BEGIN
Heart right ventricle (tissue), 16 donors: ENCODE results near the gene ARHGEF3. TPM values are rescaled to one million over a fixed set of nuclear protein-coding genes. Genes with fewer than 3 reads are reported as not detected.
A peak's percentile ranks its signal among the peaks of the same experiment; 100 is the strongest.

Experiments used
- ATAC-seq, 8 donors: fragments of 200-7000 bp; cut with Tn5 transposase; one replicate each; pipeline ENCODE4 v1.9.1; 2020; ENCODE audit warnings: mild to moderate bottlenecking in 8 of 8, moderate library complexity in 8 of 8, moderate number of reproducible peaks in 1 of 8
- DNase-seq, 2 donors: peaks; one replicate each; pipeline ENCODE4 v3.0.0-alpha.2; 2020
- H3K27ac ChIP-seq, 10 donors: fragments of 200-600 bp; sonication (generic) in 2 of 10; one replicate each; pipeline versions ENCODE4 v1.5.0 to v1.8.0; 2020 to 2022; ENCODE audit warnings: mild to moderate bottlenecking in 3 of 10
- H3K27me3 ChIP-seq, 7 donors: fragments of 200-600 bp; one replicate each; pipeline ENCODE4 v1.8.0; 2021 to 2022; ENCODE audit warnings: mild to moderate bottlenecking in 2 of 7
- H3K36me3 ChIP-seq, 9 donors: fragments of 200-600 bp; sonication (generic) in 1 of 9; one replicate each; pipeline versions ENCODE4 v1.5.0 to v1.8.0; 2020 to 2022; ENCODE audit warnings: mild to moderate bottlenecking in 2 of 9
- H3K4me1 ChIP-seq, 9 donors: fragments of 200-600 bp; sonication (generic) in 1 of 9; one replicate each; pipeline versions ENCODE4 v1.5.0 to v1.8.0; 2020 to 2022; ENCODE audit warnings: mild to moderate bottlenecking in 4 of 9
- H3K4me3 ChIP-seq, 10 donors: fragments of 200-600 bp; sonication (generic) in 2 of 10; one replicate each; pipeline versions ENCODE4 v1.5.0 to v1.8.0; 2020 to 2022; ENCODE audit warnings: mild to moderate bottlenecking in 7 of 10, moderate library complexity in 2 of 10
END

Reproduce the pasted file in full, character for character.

Heart right ventricle (tissue), 16 donors: ENCODE results near the gene ARHGEF3. TPM values are rescaled to one million over a fixed set of nuclear protein-coding genes. Genes with fewer than 3 reads are reported as not detected.
A peak's percentile ranks its signal among the peaks of the same experiment; 100 is the strongest.

Experiments used
- ATAC-seq, 8 donors: fragments of 200-7000 bp; cut with Tn5 transposase; one replicate each; pipeline ENCODE4 v1.9.1; 2020; ENCODE audit warnings: mild to moderate bottlenecking in 8 of 8, moderate library complexity in 8 of 8, moderate number of reproducible peaks in 1 of 8
- DNase-seq, 2 donors: peaks; one replicate each; pipeline ENCODE4 v3.0.0-alpha.2; 2020
- H3K27ac ChIP-seq, 10 donors: fragments of 200-600 bp; sonication (generic) in 2 of 10; one replicate each; pipeline versions ENCODE4 v1.5.0 to v1.8.0; 2020 to 2022; ENCODE audit warnings: mild to moderate bottlenecking in 3 of 10
- H3K27me3 ChIP-seq, 7 donors: fragments of 200-600 bp; one replicate each; pipeline ENCODE4 v1.8.0; 2021 to 2022; ENCODE audit warnings: mild to moderate bottlenecking in 2 of 7
- H3K36me3 ChIP-seq, 9 donors: fragments of 200-600 bp; sonication (generic) in 1 of 9; one replicate each; pipeline versions ENCODE4 v1.5.0 to v1.8.0; 2020 to 2022; ENCODE audit warnings: mild to moderate bottlenecking in 2 of 9
- H3K4me1 ChIP-seq, 9 donors: fragments of 200-600 bp; sonication (generic) in 1 of 9; one replicate each; pipeline versions ENCODE4 v1.5.0 to v1.8.0; 2020 to 2022; ENCODE audit warnings: mild to moderate bottlenecking in 4 of 9
- H3K4me3 ChIP-seq, 10 donors: fragments of 200-600 bp; sonication (generic) in 2 of 10; one replicate each; pipeline versions ENCODE4 v1.5.0 to v1.8.0; 2020 to 2022; ENCODE audit warnings: mild to moderate bottlenecking in 7 of 10, moderate library complexity in 2 of 10